World Congress on Low Back & Pelvic Pain Conference Abstracts

Introduction A 31-year-old female patient presented initially to this office for low back and foot pain 5 years prior and sought preventative wellness care and strategies. Approximately 5-years into care, February 2008, the patient discussed the possibility of utilizing acupuncture to help her cope with an irregular menstrual cycle (Oligomenorrhea), having only light periods (1-2 days) 2-3 times a year for over 10-years or more.

Purpose/Aim An interdisciplinary treatment plan that can vary to treat patients with the multi-causal nature of female related menstrual type disorders with low back pain may be needed for a specific subset of patient. With the risk benefit ratios of pharmaceutical interventions any attempt to utilize alternative type methods that offer low risk and some benefit should be investigated.

Materials and Methods The patient was assessed and treated using sacro occipital technique (SOT) chiropractic, chiropractic manipulative reflex technique, and acupuncture protocols to evaluate and treat both low back pain and any related viscerosomatic disorders possibly affecting her menstrual cycle.

Results Following one-year of integrating SOT chiropractic CMRT procedures for liver (T8), adrenals (T9), and acupuncture her low back pain had been eliminated along with an increased ability to function and her menstrual cycle has been regulated with periods of monthly cycling and with only 3 months of amenorrhea one-time during a time of high stress and anxiety.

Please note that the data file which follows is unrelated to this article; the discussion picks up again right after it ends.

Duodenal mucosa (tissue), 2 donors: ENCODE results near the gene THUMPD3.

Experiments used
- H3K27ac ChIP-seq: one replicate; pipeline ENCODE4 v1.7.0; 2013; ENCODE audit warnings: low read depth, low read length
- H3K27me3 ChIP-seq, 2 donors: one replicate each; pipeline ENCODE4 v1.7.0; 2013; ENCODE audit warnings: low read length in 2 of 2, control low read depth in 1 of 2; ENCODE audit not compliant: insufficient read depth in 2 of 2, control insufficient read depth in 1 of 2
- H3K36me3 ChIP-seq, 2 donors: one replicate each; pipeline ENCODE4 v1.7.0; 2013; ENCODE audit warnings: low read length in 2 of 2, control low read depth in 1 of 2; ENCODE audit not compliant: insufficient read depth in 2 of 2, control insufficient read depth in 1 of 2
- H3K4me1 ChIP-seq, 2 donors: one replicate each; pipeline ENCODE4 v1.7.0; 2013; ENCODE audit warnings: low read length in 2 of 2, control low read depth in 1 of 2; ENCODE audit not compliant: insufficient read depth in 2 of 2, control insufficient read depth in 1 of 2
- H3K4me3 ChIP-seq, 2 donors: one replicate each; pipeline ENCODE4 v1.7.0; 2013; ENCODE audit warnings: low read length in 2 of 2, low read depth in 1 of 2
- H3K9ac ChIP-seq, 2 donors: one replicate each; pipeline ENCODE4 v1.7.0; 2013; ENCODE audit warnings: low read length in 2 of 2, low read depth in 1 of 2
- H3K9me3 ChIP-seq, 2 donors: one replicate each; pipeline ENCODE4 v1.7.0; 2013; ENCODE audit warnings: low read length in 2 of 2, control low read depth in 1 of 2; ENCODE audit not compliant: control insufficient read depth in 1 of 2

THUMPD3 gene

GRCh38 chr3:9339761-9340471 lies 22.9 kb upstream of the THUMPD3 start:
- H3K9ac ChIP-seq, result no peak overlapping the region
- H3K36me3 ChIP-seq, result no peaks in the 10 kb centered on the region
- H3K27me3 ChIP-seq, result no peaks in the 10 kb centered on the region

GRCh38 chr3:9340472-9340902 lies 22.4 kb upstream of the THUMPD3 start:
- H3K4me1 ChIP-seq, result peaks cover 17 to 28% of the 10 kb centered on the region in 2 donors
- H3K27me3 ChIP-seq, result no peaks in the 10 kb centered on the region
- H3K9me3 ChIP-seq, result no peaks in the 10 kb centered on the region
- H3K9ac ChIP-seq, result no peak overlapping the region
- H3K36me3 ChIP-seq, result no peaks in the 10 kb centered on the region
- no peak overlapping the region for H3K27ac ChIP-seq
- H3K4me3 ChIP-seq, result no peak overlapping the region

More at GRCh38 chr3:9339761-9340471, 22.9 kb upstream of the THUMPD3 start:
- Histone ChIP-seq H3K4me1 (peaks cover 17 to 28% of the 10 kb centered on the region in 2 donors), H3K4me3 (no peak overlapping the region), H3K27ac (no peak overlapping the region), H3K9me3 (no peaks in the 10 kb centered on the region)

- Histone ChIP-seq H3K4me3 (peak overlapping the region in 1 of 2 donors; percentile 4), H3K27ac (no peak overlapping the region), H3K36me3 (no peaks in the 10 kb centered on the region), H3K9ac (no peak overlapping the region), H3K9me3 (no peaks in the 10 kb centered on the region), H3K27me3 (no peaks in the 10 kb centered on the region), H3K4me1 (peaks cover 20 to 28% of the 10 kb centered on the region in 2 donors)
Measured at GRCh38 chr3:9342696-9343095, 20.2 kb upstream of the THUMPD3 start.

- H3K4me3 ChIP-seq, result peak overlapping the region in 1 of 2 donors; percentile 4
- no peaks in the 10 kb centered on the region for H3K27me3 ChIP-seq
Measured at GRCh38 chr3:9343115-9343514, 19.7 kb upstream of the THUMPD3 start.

Relevance Since some studies have found a relationship between dysmenorrhea and lumbopelvic pain1 and both chiropractic2 and acupuncture3 have been found helpful for some of these related conditions, interdisciplinary care may be an important part of the treatment for patients with these complex presentations.

Conclusions The chronicity of the patient symptoms, over 10 years, and the temporal relationship between treatment and response to care is compelling. Further research is indicated to determine what subset of patients with dysmenorrhea and lumbopelvic pain is best suited for chiropractic and acupuncture intergrated care

Discussion It is also of interest that the patient was receiving chiropractic care on an ongoing preventative basis but not until the treatment changed to include CMRT and acupuncture was there a consistent improvment in her lumbopelvic pain and viscerosomatic symptomatolgy.

Implications Complex unresponsive lumbopelvic pain presentations, with seemingly unrelated co-morbidities of viscerosomatic origin may be worthy of consideration, along with integrated interdisciplinary care.


1. Bull PW, Genders WG, Hopkins SS, Lean EK. Dysmenorrhea and pelvic dysfunction: A possible clinical relationship. Chiropr J Aust. 2003 Mar;33(1):23-9.
2. Kokjohn K, Schmid DM, Triano JJ, Brennan PC. The effect of spinal manipulation on pain and prostaglandin levels in women with primary dysmenorrhea. J Manipulative Physiol Ther. 1992 Jun;15(5):279-85.
3. Witt CM, Reinhold T, Brinkhaus B, Roll S, Jena S, Willich SN. Acupuncture in patients with dysmenorrhea: a randomized study on clinical effectiveness and cost-effectiveness in usual care. Am J Obstet Gynecol. 2008 Feb;198(2):166.e1-8.